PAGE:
Would you mind saving the economy Darling?
This was the Budget to save the UK economy, but Alistair Darling looked anything but the man delivering the plan to save us all from financial ruin.
Indeed, when he sat down after delivering his pre Budget report he looked like a man in pain as shadow chancellor George Osborne laid into his economic survival plan.
Indeed, Osborn was a man energised by the whole destructive potential of answering Darling’s speech. Darling had the air of someone fatigued padding through his speech to get it over with. Osborne, by contrast, looked gleeful.
He should have done. After all, Osborne had ample time to prepare his attack given that the PBR measures had been widely trailed during the weekend and last week. Darling has lost the element of surprise some time ago, whether his fault or others, and as a result his speech lacked impact.
All told, according to the PBR Green Book, Darling was injecting £20bn into the economy over the next couple of years (he must be praying the crisis doesn’t last any longer) before beginning to claw back what he gave away through rises in national insurance contributions and what was termed £10bn worth of additional value for money savings.
But if I were a business man tonight, especially a small businessman, I am not sure I would be convinced by the plan.
The biggest trail was the expected cut in VAT from 17.5 to 15% amounting to a £12bn give away over two years. But already the concerns have appeared about the costs of administering a change that has to take place from 1 December.
Then there’s the £1bn from deferring the rise in small business corporation tax and the changes to income shifting. Nice, but these are deferrals of measures that have not been implemented. Businessmen are likely to feel that these measures simply leave them where they always were – square one.
Loss carry back also looks unimpressive. You can carry your losses back three years now instead of one – where it was ten years ago- but only up to £50,000. Not very much at all and a good sized SME might easily lose more than that in a single year. There’s easily more could have been done there.
On the positive side, it looks like Darling has instructed HMRC to go a little easier in demanding payment of tax bills (although the detail of that arrangement is still to emerge) and there’s a bit of a boost when it comes to excise duty on cars and vans.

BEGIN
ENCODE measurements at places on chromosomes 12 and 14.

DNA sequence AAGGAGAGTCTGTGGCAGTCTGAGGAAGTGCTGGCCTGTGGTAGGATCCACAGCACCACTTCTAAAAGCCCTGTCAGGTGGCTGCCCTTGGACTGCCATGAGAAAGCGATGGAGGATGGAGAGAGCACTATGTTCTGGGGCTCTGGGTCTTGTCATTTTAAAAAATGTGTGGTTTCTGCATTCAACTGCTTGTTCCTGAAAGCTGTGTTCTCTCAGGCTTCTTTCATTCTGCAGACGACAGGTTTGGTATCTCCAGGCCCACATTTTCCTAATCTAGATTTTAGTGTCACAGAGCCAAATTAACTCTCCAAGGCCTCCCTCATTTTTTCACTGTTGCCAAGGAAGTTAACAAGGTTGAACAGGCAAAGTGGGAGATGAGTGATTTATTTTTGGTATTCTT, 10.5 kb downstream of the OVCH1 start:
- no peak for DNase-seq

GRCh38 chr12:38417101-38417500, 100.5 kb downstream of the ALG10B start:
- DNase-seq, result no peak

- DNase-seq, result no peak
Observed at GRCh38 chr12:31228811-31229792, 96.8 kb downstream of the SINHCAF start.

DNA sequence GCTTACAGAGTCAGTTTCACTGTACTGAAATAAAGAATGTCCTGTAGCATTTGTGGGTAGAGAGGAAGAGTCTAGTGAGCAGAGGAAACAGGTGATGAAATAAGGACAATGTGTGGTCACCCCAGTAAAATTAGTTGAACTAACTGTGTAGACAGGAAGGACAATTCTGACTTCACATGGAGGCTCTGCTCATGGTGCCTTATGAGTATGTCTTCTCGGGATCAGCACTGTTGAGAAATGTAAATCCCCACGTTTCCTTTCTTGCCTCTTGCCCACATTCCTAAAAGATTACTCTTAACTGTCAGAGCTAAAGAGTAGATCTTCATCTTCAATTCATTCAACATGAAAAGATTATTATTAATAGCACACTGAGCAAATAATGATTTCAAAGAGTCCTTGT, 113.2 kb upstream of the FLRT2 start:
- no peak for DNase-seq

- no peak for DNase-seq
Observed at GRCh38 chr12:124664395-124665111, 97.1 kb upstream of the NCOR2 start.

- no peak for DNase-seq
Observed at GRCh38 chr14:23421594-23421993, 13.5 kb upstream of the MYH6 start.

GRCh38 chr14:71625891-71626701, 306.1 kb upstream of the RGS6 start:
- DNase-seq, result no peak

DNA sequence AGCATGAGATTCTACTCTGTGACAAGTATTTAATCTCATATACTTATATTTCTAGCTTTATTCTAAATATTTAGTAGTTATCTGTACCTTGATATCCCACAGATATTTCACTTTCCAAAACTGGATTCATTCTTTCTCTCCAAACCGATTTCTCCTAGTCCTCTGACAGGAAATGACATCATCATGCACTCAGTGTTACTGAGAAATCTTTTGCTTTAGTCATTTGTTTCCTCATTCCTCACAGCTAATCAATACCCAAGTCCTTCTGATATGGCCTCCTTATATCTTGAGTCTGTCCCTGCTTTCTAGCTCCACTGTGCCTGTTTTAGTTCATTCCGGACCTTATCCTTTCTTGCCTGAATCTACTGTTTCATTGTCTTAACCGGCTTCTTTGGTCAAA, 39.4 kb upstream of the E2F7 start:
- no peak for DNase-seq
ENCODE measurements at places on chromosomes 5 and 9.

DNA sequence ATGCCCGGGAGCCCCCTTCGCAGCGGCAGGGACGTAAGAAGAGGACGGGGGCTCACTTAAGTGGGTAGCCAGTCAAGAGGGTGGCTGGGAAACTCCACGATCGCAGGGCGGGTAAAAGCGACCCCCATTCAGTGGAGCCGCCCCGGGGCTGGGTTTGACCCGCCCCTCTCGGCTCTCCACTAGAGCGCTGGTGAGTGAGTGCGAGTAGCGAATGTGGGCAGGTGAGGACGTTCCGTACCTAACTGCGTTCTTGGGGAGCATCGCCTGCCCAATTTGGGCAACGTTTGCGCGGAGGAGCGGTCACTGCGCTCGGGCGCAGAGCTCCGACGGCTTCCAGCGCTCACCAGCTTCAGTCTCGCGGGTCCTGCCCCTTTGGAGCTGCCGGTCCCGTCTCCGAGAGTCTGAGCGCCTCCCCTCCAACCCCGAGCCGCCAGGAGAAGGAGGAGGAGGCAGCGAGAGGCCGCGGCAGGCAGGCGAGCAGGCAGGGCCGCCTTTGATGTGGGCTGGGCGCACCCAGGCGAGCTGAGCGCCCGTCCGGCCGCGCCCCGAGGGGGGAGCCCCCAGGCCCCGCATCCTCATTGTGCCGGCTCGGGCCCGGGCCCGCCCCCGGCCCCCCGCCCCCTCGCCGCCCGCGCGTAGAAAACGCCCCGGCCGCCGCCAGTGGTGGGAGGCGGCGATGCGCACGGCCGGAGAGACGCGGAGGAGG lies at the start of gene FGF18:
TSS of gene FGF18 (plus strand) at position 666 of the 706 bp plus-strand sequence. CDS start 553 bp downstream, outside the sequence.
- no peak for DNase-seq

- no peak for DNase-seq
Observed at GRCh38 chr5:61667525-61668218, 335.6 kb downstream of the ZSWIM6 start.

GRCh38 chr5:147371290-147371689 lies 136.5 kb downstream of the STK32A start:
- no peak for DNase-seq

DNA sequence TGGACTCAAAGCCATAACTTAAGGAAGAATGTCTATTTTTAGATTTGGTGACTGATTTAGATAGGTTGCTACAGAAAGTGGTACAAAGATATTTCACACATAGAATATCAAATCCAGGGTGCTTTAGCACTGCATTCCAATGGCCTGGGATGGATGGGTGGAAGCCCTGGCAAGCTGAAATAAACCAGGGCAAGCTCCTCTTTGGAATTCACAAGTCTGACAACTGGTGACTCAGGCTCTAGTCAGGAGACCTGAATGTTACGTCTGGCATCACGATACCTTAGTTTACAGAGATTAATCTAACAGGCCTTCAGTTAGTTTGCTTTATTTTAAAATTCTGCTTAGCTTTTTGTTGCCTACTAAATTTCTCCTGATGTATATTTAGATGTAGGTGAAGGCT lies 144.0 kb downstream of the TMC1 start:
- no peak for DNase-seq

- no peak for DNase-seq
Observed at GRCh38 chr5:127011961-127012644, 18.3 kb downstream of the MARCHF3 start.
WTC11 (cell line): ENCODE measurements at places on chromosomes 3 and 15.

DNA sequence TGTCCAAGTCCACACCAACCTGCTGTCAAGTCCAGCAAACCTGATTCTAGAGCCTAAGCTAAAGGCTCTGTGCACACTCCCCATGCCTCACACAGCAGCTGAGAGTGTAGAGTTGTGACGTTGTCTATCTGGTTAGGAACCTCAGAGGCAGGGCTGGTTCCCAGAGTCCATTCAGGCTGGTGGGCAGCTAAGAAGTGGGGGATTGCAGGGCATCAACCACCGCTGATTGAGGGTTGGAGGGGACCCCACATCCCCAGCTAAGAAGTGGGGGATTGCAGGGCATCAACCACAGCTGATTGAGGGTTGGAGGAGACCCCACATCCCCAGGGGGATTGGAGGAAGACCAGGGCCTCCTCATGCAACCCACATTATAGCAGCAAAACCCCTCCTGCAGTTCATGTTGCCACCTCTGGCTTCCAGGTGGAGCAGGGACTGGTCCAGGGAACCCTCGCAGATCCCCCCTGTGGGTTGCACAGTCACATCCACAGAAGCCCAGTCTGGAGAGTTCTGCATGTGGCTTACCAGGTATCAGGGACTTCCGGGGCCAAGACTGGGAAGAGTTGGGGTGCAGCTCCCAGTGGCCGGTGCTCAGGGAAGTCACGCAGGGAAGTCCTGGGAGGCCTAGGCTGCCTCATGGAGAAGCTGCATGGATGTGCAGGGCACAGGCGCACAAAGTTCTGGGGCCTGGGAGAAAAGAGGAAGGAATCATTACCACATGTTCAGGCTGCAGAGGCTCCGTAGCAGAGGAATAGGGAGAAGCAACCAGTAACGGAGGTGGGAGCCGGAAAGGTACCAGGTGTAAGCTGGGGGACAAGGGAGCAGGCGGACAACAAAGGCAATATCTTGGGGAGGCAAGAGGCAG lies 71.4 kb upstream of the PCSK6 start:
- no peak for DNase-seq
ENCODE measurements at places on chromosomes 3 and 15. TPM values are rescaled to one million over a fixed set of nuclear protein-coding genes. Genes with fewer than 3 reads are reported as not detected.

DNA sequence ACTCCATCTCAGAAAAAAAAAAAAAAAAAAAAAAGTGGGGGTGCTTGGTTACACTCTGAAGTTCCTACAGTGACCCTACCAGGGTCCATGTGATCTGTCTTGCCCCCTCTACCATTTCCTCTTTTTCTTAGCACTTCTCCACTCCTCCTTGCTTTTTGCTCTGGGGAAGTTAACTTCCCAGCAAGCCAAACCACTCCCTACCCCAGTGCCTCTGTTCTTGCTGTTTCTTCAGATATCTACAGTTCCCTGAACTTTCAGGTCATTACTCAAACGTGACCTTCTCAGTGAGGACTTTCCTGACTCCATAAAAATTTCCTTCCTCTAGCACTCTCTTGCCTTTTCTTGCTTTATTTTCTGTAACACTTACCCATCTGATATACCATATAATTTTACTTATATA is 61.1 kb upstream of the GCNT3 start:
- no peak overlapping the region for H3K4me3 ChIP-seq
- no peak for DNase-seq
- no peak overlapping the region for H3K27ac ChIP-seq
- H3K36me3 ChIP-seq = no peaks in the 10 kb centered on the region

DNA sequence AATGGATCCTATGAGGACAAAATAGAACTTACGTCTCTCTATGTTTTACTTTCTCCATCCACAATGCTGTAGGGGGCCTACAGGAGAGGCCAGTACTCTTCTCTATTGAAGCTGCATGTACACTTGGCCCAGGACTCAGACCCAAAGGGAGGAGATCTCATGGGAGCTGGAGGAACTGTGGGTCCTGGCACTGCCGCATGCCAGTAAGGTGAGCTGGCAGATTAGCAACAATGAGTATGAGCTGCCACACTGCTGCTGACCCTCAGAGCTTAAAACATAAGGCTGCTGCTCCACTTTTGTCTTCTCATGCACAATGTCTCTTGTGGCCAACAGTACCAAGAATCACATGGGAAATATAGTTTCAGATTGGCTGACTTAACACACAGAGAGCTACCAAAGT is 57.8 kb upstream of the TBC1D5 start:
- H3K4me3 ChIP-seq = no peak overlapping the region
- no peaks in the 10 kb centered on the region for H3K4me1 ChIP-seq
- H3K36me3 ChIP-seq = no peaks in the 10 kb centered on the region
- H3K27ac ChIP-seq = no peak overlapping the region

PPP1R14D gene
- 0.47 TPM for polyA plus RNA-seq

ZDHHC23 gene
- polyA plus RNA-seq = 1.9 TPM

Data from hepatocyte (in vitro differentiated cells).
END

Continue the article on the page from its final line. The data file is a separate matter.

But the nightmare on the horizon is implementing a hike in employers’ and employees’ national insurance contributions, starting 2010-11. This will cost employers, not only in contributions, but in the adjustments to IT that will be necessary to administer the whole thing. The software industry will no doubt start work on the new expensive toys that businesses will need to buy to handle the whole thing.
But if you add to the national insurance measures changes in allowances and the tax rise for those earning £150,000 or more then you have a whole slew of measures designed to put a spanner in the works of your payroll systems.
The whole thing could end up feeling like a huge burden for employers because they’ll even have to collect the rise in NI contributions for individuals too. In the end they may not feel very much like they are being saved, more like they are being asked to do the saving.
The fact remains, despite all of Darling’s machinations in the PBR, unless the banks start lending money again and improving business cash flow, none of this will matter. The recession will prove every bit as nasty as the worst predictions have it. And Darling did little in the PBR to force banks into lending. there was a little praise for Royal Bank of Scotland and its statement on freezing the cost of business overdrafts, but that’s as far as pressure on banks went. For now at least, the efforts to get banks lending more remains something of a tepid PR battle. Small businessmen would be forgiven for wondering how that will help them get through the coming storm.
Darling will tour the news rooms tomorrow trying to tell his story. The big question will be whether the fiscal injection is big enough, and how big a problem will it leave us with in the near future. Darling will have to convince everyone that the costs that come later are worth it to save us from ruin now. And all of that could prove a very hard sell indeed. There will be a lot of scepticism out there.Did